A divorce and ensuing custody dispute, the death of a loved one, one's own or an adult child's wedding or commitment ceremony are all events that are deeply felt and that may intersect with similar events in the lives of our patients or clients. That intersection can become more complex, not always in a detrimental manner, as the information becomes available to our patients and clients. Again, research on how the Internet is narrowing the gap--or perhaps blurring the distinction--between our personal and our work-related lives will be interesting and instructive and will certainly have clinical implications.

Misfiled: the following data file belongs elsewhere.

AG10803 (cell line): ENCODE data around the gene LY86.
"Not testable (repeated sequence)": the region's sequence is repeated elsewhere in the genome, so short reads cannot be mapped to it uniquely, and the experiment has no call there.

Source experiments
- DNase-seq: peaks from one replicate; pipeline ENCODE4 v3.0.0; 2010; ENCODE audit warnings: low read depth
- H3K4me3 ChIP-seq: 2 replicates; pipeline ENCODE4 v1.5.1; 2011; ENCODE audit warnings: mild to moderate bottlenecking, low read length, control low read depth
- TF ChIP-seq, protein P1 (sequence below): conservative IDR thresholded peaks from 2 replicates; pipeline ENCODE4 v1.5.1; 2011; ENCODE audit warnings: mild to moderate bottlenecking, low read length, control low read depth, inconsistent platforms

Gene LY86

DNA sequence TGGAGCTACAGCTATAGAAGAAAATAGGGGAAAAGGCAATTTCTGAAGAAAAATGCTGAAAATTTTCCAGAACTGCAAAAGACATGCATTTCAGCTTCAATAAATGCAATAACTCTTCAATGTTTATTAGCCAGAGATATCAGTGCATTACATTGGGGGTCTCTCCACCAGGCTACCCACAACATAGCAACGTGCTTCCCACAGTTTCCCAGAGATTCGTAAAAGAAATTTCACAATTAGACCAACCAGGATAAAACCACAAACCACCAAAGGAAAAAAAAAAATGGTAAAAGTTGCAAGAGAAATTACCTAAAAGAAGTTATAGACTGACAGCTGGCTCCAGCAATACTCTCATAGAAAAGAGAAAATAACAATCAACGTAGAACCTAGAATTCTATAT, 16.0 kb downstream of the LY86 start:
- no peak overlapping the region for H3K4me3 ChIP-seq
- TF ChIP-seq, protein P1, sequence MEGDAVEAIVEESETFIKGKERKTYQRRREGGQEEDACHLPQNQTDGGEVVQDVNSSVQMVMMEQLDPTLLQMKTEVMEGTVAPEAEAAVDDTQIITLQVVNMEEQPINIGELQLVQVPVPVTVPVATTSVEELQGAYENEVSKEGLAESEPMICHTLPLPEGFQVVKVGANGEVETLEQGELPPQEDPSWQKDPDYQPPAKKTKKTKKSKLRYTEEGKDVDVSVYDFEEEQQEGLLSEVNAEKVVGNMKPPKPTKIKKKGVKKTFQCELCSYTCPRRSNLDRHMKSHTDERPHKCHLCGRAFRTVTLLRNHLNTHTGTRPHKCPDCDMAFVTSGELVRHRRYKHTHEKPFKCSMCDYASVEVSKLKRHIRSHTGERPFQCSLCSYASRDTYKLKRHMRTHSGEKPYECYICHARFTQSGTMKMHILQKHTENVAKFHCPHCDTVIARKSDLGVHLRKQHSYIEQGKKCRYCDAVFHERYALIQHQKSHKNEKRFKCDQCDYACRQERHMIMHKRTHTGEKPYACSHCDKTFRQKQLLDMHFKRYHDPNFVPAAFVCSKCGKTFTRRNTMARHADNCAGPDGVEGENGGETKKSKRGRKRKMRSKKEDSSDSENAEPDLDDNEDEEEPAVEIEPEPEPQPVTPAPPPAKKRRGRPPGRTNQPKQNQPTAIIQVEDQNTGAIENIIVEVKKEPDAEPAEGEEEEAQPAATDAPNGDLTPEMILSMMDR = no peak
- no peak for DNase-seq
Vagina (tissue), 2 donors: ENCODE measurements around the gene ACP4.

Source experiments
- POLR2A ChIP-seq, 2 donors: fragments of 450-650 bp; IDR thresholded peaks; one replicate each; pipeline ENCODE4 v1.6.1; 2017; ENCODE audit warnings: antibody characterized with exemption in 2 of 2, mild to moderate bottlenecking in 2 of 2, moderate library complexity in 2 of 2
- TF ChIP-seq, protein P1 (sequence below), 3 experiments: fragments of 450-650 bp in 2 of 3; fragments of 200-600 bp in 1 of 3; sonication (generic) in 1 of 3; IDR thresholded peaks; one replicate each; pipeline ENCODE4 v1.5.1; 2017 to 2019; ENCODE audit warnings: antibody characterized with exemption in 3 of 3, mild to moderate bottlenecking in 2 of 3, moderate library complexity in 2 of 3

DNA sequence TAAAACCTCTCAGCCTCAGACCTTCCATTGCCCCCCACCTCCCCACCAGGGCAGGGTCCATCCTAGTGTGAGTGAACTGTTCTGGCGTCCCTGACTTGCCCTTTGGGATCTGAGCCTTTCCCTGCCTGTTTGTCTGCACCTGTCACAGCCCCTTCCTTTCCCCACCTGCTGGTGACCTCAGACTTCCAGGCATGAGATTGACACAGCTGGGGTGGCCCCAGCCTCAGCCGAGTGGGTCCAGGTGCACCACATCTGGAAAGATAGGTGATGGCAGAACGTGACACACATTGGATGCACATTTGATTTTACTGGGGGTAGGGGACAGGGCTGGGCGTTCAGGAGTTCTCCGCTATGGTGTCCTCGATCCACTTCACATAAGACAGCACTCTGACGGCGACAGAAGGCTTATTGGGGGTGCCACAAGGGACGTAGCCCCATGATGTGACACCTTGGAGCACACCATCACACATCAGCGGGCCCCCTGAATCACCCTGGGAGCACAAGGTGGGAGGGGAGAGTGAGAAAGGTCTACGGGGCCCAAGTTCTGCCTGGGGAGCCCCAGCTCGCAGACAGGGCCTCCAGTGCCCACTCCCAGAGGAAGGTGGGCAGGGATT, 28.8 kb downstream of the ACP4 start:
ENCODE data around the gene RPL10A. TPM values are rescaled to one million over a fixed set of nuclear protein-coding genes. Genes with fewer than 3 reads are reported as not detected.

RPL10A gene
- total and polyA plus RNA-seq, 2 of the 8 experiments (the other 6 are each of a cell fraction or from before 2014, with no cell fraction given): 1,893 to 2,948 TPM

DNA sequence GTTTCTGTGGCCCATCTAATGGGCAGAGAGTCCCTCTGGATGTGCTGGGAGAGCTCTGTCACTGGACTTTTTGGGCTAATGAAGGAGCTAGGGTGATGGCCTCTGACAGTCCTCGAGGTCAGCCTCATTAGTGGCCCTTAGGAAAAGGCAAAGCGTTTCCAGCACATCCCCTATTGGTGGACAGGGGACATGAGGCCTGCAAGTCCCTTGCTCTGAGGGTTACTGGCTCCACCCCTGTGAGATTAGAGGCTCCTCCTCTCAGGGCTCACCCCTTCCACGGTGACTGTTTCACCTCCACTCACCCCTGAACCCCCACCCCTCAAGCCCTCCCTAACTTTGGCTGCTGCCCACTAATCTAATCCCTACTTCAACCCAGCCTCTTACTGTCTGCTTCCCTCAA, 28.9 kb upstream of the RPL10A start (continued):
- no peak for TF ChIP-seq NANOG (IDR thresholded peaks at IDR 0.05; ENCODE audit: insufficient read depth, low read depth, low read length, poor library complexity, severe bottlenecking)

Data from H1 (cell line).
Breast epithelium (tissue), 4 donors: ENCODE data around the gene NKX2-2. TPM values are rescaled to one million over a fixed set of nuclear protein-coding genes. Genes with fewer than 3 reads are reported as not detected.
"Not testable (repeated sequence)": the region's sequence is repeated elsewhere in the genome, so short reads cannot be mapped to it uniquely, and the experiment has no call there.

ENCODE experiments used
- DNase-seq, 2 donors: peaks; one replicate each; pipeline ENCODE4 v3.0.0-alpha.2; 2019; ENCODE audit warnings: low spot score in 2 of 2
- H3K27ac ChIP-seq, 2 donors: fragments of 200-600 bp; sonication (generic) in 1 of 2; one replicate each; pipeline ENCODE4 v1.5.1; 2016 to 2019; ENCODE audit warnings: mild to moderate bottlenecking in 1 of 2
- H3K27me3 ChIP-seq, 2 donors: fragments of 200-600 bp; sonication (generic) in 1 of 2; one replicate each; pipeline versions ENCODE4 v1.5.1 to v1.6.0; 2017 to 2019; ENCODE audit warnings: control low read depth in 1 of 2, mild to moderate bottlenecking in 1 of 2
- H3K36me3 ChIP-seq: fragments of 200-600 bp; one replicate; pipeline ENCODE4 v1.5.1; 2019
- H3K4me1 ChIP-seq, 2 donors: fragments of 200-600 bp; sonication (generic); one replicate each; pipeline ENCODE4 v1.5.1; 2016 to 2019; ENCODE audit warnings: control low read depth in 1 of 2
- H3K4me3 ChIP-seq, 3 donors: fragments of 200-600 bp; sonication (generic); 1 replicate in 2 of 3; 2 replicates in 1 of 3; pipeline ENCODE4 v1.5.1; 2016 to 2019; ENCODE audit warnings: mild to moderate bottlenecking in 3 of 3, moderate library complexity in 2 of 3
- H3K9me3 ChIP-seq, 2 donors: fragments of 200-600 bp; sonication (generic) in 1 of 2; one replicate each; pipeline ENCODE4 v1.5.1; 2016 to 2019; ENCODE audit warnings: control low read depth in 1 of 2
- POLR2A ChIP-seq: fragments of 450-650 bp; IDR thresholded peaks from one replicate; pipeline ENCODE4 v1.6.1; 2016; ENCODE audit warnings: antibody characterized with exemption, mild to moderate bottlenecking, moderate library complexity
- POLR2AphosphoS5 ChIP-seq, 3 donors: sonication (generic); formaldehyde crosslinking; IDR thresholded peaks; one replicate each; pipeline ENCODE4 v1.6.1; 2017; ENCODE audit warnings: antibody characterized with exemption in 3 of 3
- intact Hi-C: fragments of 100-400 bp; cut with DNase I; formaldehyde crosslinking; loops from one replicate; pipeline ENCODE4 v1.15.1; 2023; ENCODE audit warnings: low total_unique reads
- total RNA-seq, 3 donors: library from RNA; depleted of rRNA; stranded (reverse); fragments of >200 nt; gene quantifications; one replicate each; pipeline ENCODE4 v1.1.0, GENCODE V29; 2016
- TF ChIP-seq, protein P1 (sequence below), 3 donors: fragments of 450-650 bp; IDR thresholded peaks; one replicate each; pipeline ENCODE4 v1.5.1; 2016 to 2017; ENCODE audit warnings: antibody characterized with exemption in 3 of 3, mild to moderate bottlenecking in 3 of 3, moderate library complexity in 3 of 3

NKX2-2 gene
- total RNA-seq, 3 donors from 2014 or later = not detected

Information about us is increasingly available by virtue of the Internet. The availability of more information to us likewise raises complex ethical questions. An earlier "Ethics Rounds" column (www.apa.org/monitor/jan07/ethics.html) offered a discussion vignette in which the director of a clinical training program, Dr. Net, struggles with whether and how to talk with his trainees about personal information they are posting on the Internet regarding their dating lives, as well as about their involvement in online chat rooms. Dr. Net wants to make the interns aware of how these activities may affect their work, but is also concerned about being unduly intrusive into their private lives. While most training faculty would agree that it would be highly appropriate for Dr. Net to have this conversation with the trainees on a theoretical level, there is likely far less agreement about how actively faculty should search for information about trainees and training applicants on the Internet or how information that comes to a faculty's attention by way of third parties should be handled. Many private sector companies conduct Internet searches before making job offers. There does not appear to be a similar consensus in psychology.